Thursday, January 27, 2011

My Toothbrush is Lonely

I've always admired women that live alone. At times, I have even been a little jealous. I mean, they get to be in charge of everything and no one ever argues! If women who take on the world alone are full of moxy and are to be respected, then a woman who lives in her in-laws' basement without a car for escape or a husband to confide in have a truckload of grace and deserve a giant trophy.

This week, PK left me. OK, he didn't abandon his family and run off with a young cocktail waitress (at least, I don't think so). He actually found a job at last. Unfortunately, the job is six hours away from the 70's wood paneling and orange floral sofas that we now call home. The job is only temporary contract position, so it didn't make sense to re-locate the family and spend money on an apartment when we might end up right back here in a matter of weeks. So, here I am hanging with the folks while I try to say sane in the middle of frozen nowhere with no transportation of my own for escape. I'm not saying it's horrible torture to be here and I am extremely grateful for the home that has been offered to us at no charge. It can just be a little awkward finding your place in a household when you aren't quite family and traditions and routines are very rigid. When CT was invited to a friend's for dinner, I was happy that he was fitting in and making connections, but I really wanted to fall to the floor, grab his leg and beg him not to leave me alone with the uncomfortableness of being in someone else's home.

Our financial situation hit like an oncoming semi sliding across black ice on the freeway on Monday. In all our recent travels, we noticed a strange noise coming from the car. After sitting for a year in the barn, that didn't surprise us. We took it for an oil change, which seemed to improve things for a little while, but the noise returned. So, after PK left for his new job, I drove into town to the mechanic expecting to replace the spark plugs as someone had suggested. I left with an estimate of $875 worth of work that was "not optional". When I called PK to give him the bad news, he greeted it with a grim warning. "Please don't use the card. We're $200 overdrawn right now." I tearfully accepted the in-laws' offer to loan us the car money, but I was sure they could see the tail between my legs as I headed down to our basement for a good cry alone. When CT returned from school complaining about being teased because he gets the free lunch at school, my moment of weakness turned into a full-fledged pity party and I spent the rest of the evening wallowing in worry and oppressive sadness. Add in a buried late notice that our health insurance was in jeopardy of being cancelled due to non-payment, a cold coming on and the constant updates from El Sembrador about a new school year beginning...without us. I felt like I was being suffocated. When I went into the bathroom to brush my teeth and found my toothbrush standing all alone on the counter, I burst into tears again. I felt utterly alone and scared.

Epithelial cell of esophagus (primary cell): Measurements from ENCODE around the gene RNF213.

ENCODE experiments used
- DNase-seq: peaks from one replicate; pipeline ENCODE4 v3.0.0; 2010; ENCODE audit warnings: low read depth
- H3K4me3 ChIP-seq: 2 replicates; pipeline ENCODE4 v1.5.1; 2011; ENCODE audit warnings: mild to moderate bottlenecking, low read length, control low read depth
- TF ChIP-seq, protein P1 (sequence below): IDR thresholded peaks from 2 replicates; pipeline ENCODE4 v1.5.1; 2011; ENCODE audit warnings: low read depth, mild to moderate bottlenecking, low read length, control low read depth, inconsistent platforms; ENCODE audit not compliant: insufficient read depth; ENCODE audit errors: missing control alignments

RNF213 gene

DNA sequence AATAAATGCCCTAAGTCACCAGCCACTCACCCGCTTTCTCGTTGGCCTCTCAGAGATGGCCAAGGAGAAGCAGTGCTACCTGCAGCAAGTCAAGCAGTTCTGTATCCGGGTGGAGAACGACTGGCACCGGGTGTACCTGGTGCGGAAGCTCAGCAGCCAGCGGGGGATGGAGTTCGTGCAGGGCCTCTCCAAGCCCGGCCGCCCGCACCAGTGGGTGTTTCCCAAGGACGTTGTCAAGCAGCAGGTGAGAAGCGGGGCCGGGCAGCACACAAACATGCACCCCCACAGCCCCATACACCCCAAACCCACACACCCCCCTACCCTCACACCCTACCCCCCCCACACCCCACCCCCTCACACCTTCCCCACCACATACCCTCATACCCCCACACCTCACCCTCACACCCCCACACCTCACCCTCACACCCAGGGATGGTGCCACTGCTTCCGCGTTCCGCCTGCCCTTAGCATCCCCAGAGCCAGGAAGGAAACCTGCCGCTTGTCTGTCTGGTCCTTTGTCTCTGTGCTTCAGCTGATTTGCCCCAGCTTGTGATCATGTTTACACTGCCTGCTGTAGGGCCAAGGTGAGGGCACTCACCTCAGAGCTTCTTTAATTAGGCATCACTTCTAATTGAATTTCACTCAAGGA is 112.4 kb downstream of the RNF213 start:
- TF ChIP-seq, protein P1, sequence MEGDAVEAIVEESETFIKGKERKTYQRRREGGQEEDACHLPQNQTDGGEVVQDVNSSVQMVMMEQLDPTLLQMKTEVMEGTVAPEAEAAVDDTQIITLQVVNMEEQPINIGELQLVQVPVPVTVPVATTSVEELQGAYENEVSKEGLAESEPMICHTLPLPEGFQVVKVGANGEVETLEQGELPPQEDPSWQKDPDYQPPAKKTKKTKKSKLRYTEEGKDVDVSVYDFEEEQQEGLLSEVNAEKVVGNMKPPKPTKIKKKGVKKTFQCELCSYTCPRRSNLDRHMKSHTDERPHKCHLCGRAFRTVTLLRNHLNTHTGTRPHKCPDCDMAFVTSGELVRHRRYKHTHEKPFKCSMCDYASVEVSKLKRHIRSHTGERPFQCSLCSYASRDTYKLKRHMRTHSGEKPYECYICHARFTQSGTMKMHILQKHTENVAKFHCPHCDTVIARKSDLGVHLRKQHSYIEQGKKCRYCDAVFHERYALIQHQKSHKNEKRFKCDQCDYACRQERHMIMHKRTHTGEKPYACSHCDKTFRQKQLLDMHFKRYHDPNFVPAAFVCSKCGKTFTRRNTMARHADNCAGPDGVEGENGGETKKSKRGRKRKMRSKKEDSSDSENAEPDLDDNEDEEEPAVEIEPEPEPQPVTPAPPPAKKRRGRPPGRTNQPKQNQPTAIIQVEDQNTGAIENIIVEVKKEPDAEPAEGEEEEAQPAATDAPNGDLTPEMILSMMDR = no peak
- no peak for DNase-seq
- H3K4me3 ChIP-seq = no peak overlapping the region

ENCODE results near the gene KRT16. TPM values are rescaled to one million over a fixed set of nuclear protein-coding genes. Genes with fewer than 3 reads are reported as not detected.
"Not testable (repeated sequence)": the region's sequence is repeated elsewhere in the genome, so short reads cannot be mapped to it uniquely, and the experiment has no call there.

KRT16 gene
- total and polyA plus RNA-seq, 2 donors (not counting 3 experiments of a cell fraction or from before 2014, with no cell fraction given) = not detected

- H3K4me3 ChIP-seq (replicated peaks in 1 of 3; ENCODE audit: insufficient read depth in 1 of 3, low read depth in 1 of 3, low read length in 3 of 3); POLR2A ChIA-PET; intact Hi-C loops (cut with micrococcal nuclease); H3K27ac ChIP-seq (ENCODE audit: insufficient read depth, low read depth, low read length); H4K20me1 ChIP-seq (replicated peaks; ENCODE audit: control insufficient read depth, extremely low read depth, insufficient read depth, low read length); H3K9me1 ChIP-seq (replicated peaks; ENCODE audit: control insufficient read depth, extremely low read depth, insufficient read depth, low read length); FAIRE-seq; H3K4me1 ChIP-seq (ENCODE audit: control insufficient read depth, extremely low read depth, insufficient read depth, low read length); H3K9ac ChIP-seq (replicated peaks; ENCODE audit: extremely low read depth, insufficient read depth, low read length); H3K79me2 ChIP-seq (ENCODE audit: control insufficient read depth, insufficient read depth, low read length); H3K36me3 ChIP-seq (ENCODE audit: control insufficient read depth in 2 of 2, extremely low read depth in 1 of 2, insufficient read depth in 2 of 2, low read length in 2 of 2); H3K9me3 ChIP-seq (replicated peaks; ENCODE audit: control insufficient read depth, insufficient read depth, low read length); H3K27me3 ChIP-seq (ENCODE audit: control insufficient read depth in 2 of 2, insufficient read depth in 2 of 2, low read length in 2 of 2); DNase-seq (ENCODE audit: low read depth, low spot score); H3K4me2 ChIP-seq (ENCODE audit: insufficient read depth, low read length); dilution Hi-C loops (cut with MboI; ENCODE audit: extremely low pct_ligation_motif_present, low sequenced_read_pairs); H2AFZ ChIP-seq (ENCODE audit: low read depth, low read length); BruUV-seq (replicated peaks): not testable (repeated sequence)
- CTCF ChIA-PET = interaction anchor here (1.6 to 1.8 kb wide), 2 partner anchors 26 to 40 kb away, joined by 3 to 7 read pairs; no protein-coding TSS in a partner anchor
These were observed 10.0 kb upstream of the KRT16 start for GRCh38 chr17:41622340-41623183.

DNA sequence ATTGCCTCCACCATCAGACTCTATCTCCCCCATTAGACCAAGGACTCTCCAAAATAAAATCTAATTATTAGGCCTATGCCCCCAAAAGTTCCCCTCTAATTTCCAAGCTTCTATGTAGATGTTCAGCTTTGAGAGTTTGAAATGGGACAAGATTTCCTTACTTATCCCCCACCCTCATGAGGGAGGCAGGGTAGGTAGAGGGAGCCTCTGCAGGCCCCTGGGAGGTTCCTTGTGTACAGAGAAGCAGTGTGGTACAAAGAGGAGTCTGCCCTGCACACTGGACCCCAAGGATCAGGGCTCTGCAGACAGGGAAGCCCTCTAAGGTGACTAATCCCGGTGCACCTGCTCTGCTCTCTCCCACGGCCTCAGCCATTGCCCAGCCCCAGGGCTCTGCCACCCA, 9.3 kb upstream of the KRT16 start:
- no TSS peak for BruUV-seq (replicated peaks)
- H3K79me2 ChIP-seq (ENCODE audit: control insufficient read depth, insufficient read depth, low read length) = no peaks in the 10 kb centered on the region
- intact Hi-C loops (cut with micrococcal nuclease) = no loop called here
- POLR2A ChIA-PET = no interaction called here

After a few minutes, I did what people at their wit's end tend to do. I found my Bible in the bottom of my suitcase. Then something amazing happened. As I prayed for God to give me the strength to move forward, my mind started to wander mid-prayer. I started thinking about how we got ourselves into this situation with the intent of sinking further into desperation, I tried to scold myself for putting the future of our family at risk like this. I gave myself the "what were we thinking?" speech. But instead of making me feel worse, I started thinking about our time at El Sembrador. I thought about Rommel and the dirt floors of his tiny home. I thought of Reyes and his desperate need for a mother's love. I thought of Jorge singing while he used a machete in the grass...of CT with his Bible open on the front porch preaching to any kid who would listen....of the day we went to town and picked up garbage and of the day I wanted to give up and come home. Suddenly, my prayer changed from one of begging for God's intervention to one of praise for all that he has allowed me to experience in the last 12 months. Everything became focused and I could feel myself giving up the control...and the worry. Of course it is all worth it. My pride got in the way of seeing it for a little while. Being back in my own domain had led me to old habits. But Minnesota belongs to God just as much as Honduras does. So, I did what I did when we started this whole thing....I let go.